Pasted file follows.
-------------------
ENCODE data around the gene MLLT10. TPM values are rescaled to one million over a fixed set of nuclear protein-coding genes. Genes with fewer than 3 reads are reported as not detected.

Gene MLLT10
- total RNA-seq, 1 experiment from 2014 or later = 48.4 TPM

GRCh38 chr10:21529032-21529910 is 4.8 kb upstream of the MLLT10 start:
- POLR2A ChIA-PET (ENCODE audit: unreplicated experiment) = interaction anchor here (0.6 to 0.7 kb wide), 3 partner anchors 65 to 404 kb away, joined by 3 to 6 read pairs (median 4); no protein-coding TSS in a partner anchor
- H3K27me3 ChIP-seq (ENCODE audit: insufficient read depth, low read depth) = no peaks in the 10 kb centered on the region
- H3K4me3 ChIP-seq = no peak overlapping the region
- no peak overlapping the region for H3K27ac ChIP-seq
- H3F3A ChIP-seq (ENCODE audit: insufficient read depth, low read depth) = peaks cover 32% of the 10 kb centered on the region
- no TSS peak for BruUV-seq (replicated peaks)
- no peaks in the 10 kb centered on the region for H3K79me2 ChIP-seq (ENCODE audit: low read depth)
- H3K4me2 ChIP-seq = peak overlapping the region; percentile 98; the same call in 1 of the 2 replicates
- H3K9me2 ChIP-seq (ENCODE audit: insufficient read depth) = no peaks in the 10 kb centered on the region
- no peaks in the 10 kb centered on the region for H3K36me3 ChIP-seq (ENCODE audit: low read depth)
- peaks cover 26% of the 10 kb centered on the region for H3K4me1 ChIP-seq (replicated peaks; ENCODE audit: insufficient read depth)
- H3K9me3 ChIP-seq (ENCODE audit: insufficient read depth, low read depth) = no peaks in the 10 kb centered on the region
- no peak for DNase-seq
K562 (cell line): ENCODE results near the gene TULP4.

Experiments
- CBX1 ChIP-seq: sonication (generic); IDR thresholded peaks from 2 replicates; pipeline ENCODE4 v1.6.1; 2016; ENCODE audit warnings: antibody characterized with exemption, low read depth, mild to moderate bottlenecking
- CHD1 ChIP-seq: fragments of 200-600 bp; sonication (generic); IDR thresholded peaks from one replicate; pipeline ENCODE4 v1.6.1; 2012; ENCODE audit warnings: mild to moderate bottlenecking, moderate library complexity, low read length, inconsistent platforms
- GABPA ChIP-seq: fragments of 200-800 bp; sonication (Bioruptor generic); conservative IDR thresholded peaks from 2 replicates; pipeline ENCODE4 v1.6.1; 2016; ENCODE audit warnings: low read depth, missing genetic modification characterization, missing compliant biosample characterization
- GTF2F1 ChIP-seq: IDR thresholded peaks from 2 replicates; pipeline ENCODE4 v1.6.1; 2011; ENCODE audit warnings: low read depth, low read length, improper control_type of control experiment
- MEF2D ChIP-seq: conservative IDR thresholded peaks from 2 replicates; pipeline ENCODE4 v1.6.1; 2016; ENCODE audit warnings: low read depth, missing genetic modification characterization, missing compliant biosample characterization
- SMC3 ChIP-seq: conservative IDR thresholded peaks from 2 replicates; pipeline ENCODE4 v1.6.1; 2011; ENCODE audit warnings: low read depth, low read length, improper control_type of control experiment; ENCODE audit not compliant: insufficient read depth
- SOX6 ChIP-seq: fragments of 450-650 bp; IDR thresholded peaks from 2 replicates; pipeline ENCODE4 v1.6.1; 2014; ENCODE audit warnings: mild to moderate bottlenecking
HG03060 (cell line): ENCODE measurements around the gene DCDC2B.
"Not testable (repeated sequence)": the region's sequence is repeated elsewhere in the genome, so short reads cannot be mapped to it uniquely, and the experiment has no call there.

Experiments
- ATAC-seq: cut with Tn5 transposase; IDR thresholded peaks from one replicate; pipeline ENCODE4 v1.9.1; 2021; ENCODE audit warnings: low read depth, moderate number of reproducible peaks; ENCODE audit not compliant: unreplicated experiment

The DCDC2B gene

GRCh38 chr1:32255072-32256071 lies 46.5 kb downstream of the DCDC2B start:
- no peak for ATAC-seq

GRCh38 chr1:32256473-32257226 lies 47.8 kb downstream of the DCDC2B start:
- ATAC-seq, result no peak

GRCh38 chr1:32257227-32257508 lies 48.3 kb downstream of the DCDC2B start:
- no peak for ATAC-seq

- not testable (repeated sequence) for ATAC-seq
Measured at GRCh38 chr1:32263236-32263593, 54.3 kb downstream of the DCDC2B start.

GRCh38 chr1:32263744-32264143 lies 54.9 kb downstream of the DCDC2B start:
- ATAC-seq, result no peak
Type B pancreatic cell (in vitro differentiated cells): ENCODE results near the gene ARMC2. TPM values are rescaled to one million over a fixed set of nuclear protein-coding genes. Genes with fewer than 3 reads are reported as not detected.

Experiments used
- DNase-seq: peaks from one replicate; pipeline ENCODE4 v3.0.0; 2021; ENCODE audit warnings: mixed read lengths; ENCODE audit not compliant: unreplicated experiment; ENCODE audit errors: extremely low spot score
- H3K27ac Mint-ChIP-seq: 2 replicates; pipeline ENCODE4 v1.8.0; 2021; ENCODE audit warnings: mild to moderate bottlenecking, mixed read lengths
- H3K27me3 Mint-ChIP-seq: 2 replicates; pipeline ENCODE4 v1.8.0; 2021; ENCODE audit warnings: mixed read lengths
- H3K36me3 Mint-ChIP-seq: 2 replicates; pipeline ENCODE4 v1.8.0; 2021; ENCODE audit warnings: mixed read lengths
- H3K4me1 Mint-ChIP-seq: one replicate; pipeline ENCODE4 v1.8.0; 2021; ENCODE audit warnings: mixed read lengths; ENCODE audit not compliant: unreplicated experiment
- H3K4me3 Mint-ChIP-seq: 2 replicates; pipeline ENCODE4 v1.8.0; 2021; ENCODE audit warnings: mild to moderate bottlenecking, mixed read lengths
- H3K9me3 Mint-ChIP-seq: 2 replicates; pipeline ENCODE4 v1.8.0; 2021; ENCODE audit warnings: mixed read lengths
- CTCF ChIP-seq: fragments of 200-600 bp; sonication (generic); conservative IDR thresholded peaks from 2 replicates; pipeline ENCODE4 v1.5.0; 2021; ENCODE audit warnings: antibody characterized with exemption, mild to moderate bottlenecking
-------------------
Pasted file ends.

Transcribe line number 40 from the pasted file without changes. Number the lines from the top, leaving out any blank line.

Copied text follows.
GRCh38 chr1:32263744-32264143 lies 54.9 kb downstream of the DCDC2B start: